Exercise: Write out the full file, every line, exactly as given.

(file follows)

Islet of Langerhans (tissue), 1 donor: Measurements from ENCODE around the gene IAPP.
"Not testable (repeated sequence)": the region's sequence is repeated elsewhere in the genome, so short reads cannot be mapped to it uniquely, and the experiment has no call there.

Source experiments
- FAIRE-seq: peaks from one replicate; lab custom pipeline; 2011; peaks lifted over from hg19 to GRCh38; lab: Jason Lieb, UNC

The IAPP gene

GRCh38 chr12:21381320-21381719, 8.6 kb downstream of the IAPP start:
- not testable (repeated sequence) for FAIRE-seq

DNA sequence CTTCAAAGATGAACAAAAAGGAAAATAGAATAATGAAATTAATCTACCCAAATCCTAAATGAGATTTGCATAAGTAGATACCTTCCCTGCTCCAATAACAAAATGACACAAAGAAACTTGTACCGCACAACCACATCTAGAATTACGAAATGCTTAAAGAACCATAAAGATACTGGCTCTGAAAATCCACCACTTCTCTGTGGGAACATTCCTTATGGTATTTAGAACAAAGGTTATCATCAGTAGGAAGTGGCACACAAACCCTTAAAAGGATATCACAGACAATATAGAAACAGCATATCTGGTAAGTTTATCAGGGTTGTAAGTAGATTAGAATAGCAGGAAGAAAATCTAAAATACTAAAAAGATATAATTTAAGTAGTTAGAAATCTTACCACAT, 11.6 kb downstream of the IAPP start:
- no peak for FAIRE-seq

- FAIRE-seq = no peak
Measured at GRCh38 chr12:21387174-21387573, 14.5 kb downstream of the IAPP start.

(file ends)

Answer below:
Islet of Langerhans (tissue), 1 donor: Measurements from ENCODE around the gene IAPP.
"Not testable (repeated sequence)": the region's sequence is repeated elsewhere in the genome, so short reads cannot be mapped to it uniquely, and the experiment has no call there.

Source experiments
- FAIRE-seq: peaks from one replicate; lab custom pipeline; 2011; peaks lifted over from hg19 to GRCh38; lab: Jason Lieb, UNC

The IAPP gene

GRCh38 chr12:21381320-21381719, 8.6 kb downstream of the IAPP start:
- not testable (repeated sequence) for FAIRE-seq

DNA sequence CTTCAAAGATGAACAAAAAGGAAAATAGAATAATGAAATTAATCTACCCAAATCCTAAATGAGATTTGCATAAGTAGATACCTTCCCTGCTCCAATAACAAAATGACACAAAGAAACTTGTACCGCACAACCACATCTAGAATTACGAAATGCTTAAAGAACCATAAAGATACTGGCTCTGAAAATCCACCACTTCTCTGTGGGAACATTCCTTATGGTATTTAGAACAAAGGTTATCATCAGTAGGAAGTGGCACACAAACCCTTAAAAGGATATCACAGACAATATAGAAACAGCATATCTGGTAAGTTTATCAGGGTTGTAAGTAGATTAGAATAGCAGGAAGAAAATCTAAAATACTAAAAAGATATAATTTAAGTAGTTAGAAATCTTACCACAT, 11.6 kb downstream of the IAPP start:
- no peak for FAIRE-seq

- FAIRE-seq = no peak
Measured at GRCh38 chr12:21387174-21387573, 14.5 kb downstream of the IAPP start.